"Nine leaders of the Ashura troubles have been condemned -- one to capital punishment and nine to prison sentences," said ISNA, quoting the Tehran prosecutor's office and without providing details.
Eight people were killed and hundreds more hurt in the December 27 demonstrations on Ashura, a Shiite Muslim holy day, the latest in a series of protests over what many in Iran believed to have been the rigged re-election of President Mahmoud Ahmadinejad in June.
Hundreds more people were arrested during or after the Ashura protest.
Meanwhile, senior justice official Seyyed Ebrahim Raissi said another nine people already condemned to death are awaiting the outcome of an appeal.
"Their case is before the appeals court and its decision must be awaited," he said.
Of the 12 people in total condemned to hang, two were executed on January 28.
Mohammad Reza Ali Zamani and Arash Rahmani Pour had been convicted of being Mohareb (enemies of God) after being charged with plotting to topple the Islamic regime.
Meanwhile, the prosecution said "the conviction of 35 elements" arrested during the demonstrations "has been confirmed and sent to the judge for carrying out of the sentence. They were accused of "gathering in contravention of security, propaganda against the regime, attacks on the forces of order, destruction and arson."
Here is Al Jazeera report on the earlier executions:
Reporters sans frontières said today that it deplores the fact that, as a result of arrests in the past few days, the number of journalists and netizens detained in Iran now exceeds 65.
“This is a figure that is without precedent since Reporters Without Borders was created in 1985,” the press-freedom organization’s secretary-general, Jean-François Julliard, said. “The detainees include journalists based in Tehran and the provinces.”
At the same time, the Internet has been experiencing a great deal of disruption since the evening of 6 February and some mobile phone companies are no longer allowing users to send SMS messages. The measures appear to be part of a concerted effort by the authorities to prevent opposition protests during the Islamic Revolution’s 31st anniversary celebrations on 11 February.
Intelligence ministry officials arrested at least eight journalists yesterday and the day before and took them to unknown places of detentions. Those arrested include:
Akbar Montajabi of Etemad-e Mell (a daily closed by the authorities)
Ahmad Jalali Farahani (arrested a day after being fired from the Meher News agency)
Mahsa Jazini of the Isfahan-based daily Iran
Somayeh Momeni of the monthly Nasim Bidary
Zeynab Kazem-Khah, an arts reporter for the ISNA news agency
Amir Sadeghi, a photographer with the daily Farhangh Ashti
Hassan Zohouri of the Mirass Farhanghi news agency
Ehsan Mehrabi of the daily Farhikhteghan
Vahid Pourostad of the daily Farhikhteghan
Reporters Without Borders has not received any news of several other journalists and netizens who were also reportedly arrested in recent days.
The press freedom organisation has learned that Ali Mohammad Islampour, editor of the Qasrnews blog and editor of the Navai Vaghat newspaper, was arrested on a charge of “publishing false information liable to upset public opinion” on 3 February after being summoned by a revolutionary court in the western city of Kermanshah.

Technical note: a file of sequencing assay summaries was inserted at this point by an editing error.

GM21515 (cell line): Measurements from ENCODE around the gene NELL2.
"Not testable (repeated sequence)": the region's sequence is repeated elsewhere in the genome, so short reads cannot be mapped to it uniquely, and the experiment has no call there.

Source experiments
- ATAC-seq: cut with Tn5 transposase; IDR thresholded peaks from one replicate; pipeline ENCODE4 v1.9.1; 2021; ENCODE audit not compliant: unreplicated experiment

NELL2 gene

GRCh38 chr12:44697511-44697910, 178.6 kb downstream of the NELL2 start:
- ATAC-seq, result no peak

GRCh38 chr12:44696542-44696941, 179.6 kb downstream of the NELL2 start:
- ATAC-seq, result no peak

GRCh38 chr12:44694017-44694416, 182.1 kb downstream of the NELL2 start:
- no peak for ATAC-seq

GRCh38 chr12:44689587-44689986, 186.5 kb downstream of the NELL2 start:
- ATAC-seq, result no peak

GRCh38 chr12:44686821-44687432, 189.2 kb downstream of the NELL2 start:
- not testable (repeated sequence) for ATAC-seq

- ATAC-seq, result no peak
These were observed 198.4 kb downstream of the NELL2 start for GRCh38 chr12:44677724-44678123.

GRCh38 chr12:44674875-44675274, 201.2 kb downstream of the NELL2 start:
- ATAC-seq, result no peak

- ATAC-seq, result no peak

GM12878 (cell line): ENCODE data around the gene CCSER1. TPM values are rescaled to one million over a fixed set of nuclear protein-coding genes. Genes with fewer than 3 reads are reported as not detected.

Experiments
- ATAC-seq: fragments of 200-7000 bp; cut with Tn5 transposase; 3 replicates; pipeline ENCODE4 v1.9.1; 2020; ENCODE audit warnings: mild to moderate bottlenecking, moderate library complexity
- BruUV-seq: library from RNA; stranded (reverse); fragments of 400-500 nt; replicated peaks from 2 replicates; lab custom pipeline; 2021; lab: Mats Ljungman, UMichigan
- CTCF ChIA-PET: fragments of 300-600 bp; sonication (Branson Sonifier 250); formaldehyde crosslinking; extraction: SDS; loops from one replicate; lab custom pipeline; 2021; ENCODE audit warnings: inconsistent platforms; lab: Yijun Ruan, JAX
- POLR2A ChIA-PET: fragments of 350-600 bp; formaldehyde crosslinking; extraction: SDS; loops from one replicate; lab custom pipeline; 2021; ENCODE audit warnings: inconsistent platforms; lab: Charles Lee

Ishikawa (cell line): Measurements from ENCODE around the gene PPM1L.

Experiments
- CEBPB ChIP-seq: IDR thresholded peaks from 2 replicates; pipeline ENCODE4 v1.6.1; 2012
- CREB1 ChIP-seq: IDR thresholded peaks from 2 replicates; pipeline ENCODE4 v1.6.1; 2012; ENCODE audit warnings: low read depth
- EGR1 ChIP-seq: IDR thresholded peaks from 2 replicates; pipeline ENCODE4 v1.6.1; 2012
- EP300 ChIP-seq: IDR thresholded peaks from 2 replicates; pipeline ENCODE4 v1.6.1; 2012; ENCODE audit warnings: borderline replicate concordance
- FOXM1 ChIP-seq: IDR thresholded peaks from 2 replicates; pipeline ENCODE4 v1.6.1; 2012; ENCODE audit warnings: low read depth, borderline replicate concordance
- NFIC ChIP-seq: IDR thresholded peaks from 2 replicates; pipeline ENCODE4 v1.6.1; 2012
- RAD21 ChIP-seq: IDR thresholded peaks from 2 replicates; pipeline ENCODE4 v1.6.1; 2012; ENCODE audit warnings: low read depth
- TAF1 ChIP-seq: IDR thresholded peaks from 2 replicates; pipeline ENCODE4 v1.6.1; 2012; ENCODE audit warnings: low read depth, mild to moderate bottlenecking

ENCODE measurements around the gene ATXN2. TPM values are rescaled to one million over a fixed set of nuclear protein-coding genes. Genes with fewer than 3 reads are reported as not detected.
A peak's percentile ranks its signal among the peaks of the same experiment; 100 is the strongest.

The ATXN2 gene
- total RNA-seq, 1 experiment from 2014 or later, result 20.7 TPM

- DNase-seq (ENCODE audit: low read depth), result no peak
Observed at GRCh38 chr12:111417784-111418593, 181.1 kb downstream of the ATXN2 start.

In a press release yesterday, the intelligence ministry announced the arrests of seven journalists for “collaborating with Zionist satellite TV stations.” The journalists are accused of “receiving professional training abroad in the preparation of a velvet revolution,” disturbing public order and “collaborating with Radio Farda (Radio Free Europe).” A senior Radio Farda representative denied the allegation and said the station had no journalists in Iran.
In an open letter to international media that have been invited by the Iranian authorities to cover the 31st anniversary celebrations, ten Iranian exile journalists said they had detailed information from Iran about the government’s plans to give the impression that it is supported by most of the population. It not only wants to prevent an opposition rally on Azadi Square, where President Ahmadinejad will give his speech, but also to ensure that there will only be government supporters in the square, the letter said.
Inviting foreign journalists to cover the Islamic Revolution’s official anniversary was a trap, the journalists wrote. A government that has already arrested, jailed and charged journalists working for foreign news media, now wanted to demonstrate its popularity to the entire world and thereby conceal the protests, they said.
The letter added: “You are going to Iran not only as media representatives of the free world, but also as representatives of your Iranian fellow journalists who are either in prison or in exile outside Iran. Your host is a government that is anti-freedom, anti-free media, and one that violates the most basic human rights of its people.”
Reporters Without Borders wrote to United Nations High Commissioner for Human Rights Navanethem Pillay on 4 February voicing concern about the situation in Iran and requesting an interview. The organisation also wrote to the foreign ministers of the European Union’s 27 member countries urging them to recall their ambassadors from Tehran “to protest against the arbitrary repression of government opponents, denounce the judicial farce of the Stalinist-style show trials and publicly express your concern about the imminent risk of executions.”